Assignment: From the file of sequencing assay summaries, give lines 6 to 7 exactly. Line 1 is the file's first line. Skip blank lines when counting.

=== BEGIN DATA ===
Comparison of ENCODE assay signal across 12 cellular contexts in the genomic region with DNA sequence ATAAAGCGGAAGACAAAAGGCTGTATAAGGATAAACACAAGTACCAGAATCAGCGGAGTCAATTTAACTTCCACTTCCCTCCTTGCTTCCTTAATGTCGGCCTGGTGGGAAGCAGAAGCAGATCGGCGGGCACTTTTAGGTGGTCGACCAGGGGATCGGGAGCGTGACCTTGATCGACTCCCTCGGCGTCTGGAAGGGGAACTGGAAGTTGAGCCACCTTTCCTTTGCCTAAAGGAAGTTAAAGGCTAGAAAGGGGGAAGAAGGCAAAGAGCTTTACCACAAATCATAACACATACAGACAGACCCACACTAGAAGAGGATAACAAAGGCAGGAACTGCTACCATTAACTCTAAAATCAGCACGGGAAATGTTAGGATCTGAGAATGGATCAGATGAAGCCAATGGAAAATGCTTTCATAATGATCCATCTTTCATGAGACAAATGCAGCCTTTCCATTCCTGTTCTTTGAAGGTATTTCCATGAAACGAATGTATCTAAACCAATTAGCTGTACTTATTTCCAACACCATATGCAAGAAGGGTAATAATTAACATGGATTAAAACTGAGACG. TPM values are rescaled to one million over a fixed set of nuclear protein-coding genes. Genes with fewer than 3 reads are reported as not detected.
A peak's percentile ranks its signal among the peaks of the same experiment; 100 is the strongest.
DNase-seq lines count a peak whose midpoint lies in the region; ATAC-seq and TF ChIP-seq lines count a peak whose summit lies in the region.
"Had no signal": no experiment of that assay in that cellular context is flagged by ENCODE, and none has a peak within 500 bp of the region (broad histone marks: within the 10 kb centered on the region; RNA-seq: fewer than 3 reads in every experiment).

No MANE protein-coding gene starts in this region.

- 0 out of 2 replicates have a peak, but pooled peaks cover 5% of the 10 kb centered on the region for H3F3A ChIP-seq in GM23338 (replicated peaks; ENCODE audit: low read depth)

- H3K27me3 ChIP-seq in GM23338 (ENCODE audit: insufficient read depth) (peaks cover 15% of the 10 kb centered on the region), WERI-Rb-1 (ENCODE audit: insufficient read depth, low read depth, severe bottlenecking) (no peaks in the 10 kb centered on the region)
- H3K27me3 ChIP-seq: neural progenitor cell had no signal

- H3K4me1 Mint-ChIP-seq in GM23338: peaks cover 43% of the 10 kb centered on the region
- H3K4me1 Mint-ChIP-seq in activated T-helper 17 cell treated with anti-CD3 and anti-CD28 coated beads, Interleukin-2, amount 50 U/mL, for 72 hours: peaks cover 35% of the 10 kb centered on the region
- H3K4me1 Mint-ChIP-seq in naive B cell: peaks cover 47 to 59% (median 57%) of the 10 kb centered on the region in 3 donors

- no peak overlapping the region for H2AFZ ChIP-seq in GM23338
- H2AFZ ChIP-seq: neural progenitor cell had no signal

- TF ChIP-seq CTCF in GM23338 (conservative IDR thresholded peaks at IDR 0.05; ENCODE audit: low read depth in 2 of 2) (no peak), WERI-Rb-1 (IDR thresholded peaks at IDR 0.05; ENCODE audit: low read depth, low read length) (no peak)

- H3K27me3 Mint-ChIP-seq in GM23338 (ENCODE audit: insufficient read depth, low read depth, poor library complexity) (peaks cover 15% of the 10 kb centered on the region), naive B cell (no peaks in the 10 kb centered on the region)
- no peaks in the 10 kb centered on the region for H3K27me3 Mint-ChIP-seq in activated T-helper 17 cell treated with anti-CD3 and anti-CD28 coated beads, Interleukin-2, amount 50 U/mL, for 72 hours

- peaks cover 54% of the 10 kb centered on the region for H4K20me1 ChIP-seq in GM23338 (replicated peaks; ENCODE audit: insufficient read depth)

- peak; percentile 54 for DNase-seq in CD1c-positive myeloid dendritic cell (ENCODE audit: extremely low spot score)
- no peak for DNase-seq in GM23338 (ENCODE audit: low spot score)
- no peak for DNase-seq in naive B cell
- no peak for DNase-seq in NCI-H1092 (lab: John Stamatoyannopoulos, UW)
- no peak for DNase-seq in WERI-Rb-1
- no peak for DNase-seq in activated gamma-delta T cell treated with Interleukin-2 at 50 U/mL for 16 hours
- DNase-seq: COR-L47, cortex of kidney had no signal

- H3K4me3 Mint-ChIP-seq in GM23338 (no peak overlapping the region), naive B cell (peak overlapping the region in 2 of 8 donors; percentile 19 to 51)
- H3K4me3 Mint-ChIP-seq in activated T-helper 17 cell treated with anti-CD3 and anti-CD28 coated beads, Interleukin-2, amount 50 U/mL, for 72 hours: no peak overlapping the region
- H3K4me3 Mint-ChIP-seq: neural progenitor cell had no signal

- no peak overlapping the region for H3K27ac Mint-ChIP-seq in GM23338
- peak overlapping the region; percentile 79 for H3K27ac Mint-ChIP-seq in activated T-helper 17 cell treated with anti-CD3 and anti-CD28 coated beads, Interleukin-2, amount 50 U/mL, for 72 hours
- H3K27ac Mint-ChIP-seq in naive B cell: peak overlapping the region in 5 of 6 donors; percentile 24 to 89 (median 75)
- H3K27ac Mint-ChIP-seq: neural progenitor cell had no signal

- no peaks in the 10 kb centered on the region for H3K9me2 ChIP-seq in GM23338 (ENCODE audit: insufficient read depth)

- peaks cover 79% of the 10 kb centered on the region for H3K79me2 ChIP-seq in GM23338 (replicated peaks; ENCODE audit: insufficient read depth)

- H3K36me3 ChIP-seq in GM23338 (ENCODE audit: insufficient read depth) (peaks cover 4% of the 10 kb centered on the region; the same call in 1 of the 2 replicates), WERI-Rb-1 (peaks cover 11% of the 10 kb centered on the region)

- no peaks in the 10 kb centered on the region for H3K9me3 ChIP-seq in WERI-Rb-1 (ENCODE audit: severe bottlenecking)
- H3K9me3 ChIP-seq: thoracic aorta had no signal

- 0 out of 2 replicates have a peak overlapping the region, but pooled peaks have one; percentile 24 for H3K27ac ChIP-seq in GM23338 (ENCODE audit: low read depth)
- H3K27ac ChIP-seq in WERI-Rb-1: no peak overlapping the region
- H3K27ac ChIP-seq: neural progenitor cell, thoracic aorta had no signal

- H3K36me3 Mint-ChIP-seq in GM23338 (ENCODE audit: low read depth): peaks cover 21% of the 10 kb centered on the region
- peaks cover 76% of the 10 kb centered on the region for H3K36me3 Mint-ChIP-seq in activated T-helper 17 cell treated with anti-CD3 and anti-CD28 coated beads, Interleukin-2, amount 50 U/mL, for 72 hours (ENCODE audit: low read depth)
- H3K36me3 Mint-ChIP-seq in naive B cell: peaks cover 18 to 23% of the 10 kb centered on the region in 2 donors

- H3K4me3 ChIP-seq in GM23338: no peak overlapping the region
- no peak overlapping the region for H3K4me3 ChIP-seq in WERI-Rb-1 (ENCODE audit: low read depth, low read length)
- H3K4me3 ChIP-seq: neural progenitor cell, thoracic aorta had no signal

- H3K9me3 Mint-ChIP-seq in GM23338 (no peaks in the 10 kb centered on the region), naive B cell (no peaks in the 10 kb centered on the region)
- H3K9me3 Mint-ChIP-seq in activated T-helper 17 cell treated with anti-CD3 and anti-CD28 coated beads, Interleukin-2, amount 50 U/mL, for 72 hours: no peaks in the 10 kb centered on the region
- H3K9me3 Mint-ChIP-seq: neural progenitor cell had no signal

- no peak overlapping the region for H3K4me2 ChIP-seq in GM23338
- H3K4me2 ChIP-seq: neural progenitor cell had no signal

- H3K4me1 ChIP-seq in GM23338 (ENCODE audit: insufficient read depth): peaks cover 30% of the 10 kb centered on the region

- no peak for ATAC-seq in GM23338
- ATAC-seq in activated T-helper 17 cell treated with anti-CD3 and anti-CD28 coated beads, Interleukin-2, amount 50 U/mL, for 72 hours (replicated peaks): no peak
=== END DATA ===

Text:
- 0 out of 2 replicates have a peak, but pooled peaks cover 5% of the 10 kb centered on the region for H3F3A ChIP-seq in GM23338 (replicated peaks; ENCODE audit: low read depth)

- H3K27me3 ChIP-seq in GM23338 (ENCODE audit: insufficient read depth) (peaks cover 15% of the 10 kb centered on the region), WERI-Rb-1 (ENCODE audit: insufficient read depth, low read depth, severe bottlenecking) (no peaks in the 10 kb centered on the region)